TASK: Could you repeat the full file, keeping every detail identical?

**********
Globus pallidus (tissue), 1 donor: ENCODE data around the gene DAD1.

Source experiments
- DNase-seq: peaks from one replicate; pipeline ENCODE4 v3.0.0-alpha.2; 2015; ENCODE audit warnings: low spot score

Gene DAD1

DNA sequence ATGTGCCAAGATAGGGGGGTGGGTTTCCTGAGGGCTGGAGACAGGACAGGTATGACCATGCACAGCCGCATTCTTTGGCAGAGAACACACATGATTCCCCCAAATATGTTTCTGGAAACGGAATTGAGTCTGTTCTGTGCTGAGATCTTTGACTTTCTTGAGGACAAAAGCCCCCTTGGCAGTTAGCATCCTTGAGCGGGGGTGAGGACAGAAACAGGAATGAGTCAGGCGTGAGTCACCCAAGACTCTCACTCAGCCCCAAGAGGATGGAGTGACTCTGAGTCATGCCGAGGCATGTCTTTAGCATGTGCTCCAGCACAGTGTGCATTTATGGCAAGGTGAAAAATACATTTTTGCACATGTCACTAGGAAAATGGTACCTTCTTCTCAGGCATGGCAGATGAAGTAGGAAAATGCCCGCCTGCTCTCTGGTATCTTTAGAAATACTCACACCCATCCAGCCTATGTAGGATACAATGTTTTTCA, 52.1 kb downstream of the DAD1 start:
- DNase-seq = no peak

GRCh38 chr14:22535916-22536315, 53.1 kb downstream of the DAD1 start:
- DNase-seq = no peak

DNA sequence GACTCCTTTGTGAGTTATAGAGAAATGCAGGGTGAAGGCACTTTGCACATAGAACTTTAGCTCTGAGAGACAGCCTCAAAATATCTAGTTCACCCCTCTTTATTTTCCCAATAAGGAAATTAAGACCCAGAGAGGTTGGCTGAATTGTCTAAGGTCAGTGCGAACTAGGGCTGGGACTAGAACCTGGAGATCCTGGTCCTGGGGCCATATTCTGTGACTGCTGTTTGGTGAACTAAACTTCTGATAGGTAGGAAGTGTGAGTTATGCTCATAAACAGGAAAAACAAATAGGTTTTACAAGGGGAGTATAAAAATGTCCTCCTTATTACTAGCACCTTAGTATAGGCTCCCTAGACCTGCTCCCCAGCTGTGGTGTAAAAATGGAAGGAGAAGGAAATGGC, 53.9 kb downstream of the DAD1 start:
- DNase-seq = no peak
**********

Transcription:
Globus pallidus (tissue), 1 donor: ENCODE data around the gene DAD1.

Source experiments
- DNase-seq: peaks from one replicate; pipeline ENCODE4 v3.0.0-alpha.2; 2015; ENCODE audit warnings: low spot score

Gene DAD1

DNA sequence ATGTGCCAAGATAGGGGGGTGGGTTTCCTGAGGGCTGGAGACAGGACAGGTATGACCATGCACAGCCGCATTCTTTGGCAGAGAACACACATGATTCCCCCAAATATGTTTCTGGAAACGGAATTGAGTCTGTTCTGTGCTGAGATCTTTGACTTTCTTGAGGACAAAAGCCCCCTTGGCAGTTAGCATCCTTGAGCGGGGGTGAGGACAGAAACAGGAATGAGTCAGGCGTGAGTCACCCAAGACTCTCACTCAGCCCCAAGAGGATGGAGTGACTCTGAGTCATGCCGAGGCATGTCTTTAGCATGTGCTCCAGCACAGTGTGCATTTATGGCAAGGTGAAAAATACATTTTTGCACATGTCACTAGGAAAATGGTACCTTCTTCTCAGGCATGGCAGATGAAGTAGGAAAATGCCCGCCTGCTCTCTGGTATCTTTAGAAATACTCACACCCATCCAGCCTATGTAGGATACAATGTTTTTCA, 52.1 kb downstream of the DAD1 start:
- DNase-seq = no peak

GRCh38 chr14:22535916-22536315, 53.1 kb downstream of the DAD1 start:
- DNase-seq = no peak

DNA sequence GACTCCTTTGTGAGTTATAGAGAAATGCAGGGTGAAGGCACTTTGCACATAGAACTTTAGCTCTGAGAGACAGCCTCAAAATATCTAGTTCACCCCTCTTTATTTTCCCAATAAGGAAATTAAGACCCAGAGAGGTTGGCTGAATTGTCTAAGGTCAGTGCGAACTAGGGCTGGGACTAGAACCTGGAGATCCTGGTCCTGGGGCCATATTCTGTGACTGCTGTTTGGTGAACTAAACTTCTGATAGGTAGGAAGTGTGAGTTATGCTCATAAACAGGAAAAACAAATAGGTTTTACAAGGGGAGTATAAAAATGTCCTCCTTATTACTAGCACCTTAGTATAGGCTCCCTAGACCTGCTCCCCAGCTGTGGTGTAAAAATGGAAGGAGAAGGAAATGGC, 53.9 kb downstream of the DAD1 start:
- DNase-seq = no peak